When Light Makes Noise

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Noise can be considered a background event like clutter which we must see through to find meaning like,”where did I leave my keys amidst all this clutter?”

Noise is usually an atmosphere of interference through which we must sift to find meaning or, we can reorganize it through simplification. Our visual world like our auditory world is packed with cluttering ambient noise. We quest into the noise to find decipherable patterns. For example we look at the leaf litter on a forest floor or the rustle of leaves in a tree. Here there is too much information to find meaning so we dismiss further looking.  But, if we pause to take a restful breath we inevitably start pulling meaning from the leafy chaos. We can be surprised by emerging patterns that look like faces, or bodies, or animals. We have found images; we found meaning other than the keys we were looking for.

We look with expectation as we look for our keys amidst domestic clutter. Our looking with expectation/anticipation  blinds us to seeing what else lies in the visual clutter. But, if we are relaxed and unhurried we can be surprised by what else we see when looking into visual clutter.

By looking with anticipation we project qualities of order onto the visual noise. If we relax and dismiss the idea finding our keys we allow our mind’s eye to start conjuring images from the chaos, we find something else. This is how Pierre Bonnard built his landscape in example 1. He found the landscape while looking at the paint. He found the landscape that lived in front of him in Le Cannet, France and the landscape that emerged from within him.

Example 1. Pierre Bonnard, Landscape near Le Cannet.

If we are unhurried and relaxed we can become distracted by new discoveries. If we are focused on finding the keys then, we don’t encounter other discoveries. We only see what we are looking for. If we can stop looking for something we will find something else.  By purposeful questing we miss opportunities for alternative discoveries ripening within the visual clutter. We can’t help it. It’s the way we are wired, we always quest for meaning. However, If we are relaxed we can be surprised by stumbling over something else of value other than our keys. Painting works well this way.

In my work I try to generate fields of luminous noise which offer opportunities for discovery. I then compulsively start to organize the noise around my discovery. It’s difficult to sustain the noise but, if I can then I will have created a tableau which invites sustained looking and investigation. Others will attend to my arena of noisy possibilities.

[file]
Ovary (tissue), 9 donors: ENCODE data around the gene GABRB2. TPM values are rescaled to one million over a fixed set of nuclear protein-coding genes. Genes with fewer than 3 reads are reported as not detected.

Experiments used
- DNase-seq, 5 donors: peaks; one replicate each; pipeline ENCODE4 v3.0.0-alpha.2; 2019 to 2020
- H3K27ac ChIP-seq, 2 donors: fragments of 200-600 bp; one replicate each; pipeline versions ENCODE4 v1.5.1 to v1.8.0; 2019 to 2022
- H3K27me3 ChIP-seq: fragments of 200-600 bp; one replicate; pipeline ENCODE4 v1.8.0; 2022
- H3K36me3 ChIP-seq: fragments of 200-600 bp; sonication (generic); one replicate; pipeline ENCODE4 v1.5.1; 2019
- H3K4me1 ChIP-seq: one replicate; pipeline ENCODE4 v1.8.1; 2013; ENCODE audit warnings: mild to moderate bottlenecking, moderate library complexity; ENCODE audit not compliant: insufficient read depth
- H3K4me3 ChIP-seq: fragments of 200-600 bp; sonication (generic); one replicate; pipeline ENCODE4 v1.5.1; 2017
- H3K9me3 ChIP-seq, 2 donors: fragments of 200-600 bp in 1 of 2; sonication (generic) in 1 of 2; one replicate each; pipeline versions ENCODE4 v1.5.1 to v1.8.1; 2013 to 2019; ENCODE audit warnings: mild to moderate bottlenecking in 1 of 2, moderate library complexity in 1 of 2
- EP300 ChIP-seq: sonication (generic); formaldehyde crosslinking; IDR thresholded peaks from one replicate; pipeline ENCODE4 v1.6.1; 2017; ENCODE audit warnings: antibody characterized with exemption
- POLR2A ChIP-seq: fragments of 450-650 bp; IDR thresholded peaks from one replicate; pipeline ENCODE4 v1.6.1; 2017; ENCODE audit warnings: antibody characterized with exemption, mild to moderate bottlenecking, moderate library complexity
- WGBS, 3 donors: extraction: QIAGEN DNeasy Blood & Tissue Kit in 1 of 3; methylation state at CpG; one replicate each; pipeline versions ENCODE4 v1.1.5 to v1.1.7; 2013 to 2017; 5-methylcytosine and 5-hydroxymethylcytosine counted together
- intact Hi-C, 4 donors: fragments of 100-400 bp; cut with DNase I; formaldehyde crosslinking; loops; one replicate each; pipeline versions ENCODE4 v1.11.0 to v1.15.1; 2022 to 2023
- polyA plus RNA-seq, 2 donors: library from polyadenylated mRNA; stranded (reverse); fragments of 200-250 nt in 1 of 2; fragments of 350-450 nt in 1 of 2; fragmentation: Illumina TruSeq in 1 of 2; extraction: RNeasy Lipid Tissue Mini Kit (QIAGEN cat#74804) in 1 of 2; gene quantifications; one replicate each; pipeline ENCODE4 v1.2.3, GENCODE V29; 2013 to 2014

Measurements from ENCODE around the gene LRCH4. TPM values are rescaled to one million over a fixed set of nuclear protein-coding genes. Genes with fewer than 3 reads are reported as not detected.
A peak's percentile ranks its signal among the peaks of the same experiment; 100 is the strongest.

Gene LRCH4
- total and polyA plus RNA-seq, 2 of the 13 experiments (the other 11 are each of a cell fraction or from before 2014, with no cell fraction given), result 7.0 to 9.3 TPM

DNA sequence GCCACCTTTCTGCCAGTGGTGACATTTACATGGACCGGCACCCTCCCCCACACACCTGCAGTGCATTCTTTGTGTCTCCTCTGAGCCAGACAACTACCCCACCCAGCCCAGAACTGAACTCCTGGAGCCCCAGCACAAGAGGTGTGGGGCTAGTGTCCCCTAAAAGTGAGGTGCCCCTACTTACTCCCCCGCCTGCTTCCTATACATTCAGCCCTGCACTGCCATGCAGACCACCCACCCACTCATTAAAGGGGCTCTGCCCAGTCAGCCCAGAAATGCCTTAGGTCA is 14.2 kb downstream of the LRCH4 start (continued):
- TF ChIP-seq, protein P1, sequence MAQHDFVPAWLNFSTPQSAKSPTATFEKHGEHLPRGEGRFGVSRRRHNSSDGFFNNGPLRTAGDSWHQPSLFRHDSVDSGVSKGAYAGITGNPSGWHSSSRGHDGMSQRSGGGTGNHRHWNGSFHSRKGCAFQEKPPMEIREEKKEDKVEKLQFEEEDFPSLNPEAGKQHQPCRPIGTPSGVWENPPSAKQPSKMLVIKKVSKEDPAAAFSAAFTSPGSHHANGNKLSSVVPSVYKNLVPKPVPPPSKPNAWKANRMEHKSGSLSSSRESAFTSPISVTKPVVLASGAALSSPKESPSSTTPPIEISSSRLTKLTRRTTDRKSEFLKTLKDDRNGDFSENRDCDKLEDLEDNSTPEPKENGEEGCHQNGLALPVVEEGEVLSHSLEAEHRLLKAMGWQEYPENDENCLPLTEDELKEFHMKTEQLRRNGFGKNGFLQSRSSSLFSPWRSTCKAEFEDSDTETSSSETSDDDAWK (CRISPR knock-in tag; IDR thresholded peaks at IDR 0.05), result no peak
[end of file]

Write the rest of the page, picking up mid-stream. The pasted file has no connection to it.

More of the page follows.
Here are a couple of examples.  In looking a photo of wet city streets at night a found patterns of sparkling lights that aggregated into a cityscape (see example 2). I reorganized the visual noise. And after looking at a photo of a wild meadow garden I found new dancing patterns light and dark shapes. Again, I reorganized the visual noise (example 3 and 4).

Example 2. Night Lights, oil on paper, 18×18,

Example 3. Step one, “Finding Light Patterns” oil on paper,

Example 4. Step two, “Finding Light Patterns” oil on paper which borrows conventions from centuries earlier mille fleur patterns,present state,

In example 5, 6, and 7 you can follow me as I try to order the noise of light patterns into a coherent design.

Example 5. Step one, building a loose chaos,

Example 6. Step two, finding patterns within the chaos.

Example 7. Step three, adding more noise but within a more unified pattern/design.

I invite you to join me in my online Zoom classes with painting demonstrations and individual critiques at either daviddunlop.com or Silvermineart.org.


9 Responses

  1. Vicki Smith

    Wonderful information! The examples really express your words! Loving the light! Thank you for sending this!!!

  2. Sandy

    I find I am distracted by the uncertainty in the air. I am trying to be gentler, kinder to myself so I can focus and be relaxed in my painting. I relate to your comments about being unhurried so we can become distracted by new discoveries. Finding something else. A letting go. Thanks.

  3. randy k davis

    Awesome concept to break free of apparent “same old thing-ness”! Thanks so much

  4. Signian McGeary

    Seems like a lack of focus brings new awareness or that is what I understand you are suggesting. The freedom of expression is the goal. That is the mantra I try to embrace as I take brush to paper. Thank you for the inspiration and permission to just do and find meaning in reflection in the process of doing.

    • dd_admin

      Signian, thank you so much for your response here. Best, David

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